When you can't find what you're looking for, create it

by Saniya More

November 14, 2017

International student Saniya More shares her experience co-creating Globalists, a publication focused on cultural diversity and international perspective

When I arrived at the Newhouse School as a freshman two years ago, one of the first things I did was navigate through Syracuse University’s various publications.

I remember skimming past campus newspapers and fashion magazines. There was something specific I was looking for. I wanted to write for a publication geared towards international students, because as a student born in India and raised in Thailand, I wanted to be part of a platform that celebrated diversity of cultural thought.

After much searching, my efforts were not only unsuccessful, but also surprising: There wasn’t a single publication on campus that focused specifically on the international community.

"We were intimidated by the award-winning college newspaper and the several established magazines, with their quirky content and glossy pages, but we knew change had to start with someone. Why not us?" Saniya More

It made sense I guess—only about eight percent of Newhouse students come from outside the United States. Many of these students end up joining one of three reputable and respected student organizations: The Daily Orange, Jerk Magazine or CitrusTV, all of which focus primarily on campus and local news. Because of this, many international students may never find a platform on campus where they can talk about their cultural identities and what it’s like to be so far away from home.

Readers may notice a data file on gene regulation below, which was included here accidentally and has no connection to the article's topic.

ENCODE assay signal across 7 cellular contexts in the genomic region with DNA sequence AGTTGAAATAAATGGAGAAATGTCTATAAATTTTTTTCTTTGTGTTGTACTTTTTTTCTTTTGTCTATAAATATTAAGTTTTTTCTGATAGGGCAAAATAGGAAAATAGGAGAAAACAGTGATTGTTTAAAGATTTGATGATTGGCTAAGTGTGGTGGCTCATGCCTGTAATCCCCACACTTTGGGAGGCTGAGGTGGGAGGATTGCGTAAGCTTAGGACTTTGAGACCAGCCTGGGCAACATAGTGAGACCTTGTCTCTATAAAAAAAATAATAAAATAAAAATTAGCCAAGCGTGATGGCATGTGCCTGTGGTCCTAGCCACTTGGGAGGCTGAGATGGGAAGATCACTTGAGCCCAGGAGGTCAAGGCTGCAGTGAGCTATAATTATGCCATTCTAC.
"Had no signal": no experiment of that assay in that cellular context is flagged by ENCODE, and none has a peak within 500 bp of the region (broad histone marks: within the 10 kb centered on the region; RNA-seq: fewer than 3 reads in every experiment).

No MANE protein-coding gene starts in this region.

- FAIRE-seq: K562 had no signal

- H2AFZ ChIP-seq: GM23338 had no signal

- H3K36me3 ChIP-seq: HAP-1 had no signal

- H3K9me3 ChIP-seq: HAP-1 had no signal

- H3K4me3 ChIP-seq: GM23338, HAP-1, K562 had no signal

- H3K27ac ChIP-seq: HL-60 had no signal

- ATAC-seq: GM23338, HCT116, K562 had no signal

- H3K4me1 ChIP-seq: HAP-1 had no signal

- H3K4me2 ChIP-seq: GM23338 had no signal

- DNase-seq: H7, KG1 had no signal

I found myself following the path of those before me, and joined The Daily Orange and CitrusTV. I learned a lot from being involved, but also felt frustrated at times, especially when I tried pitching international story ideas to my editors. Many of them believed international news and perspectives weren’t as relevant as what was happening on campus. “But what about the international students here?” I wanted to ask. “Are we not a part of the community?”

As an international student with Indian citizenship, I struggled to find internships, work on-campus jobs and apply for scholarships. Most of my professors weren’t aware of specific international student restrictions and requirements. For example, if an international student does a particular number of internships, the student could lose a visa extension that would have given them more time in the United States to look for a job after graduation.

I felt an utter disconnect from many of my American peers, especially in classes where we discussed American society, culture and perspectives. I remember calling my mom upset over a less than perfect grade I had gotten on a current events quiz in COM 107 during my freshman year. I’d aced the global news section but when it came to cultural references and local news, my mind had drawn a complete blank.

A photo of Hanna Benavides and Saniya More
Hanna Benavides and Saniya More

One of my closest friends at SU, Hanna Benavides, also went through a similar experience. As a student from Mexico, she too failed to find a place on campus where she could share her perspective and embrace others’ points of view. We would often discuss how unfortunate it was that international students didn’t really have a voice.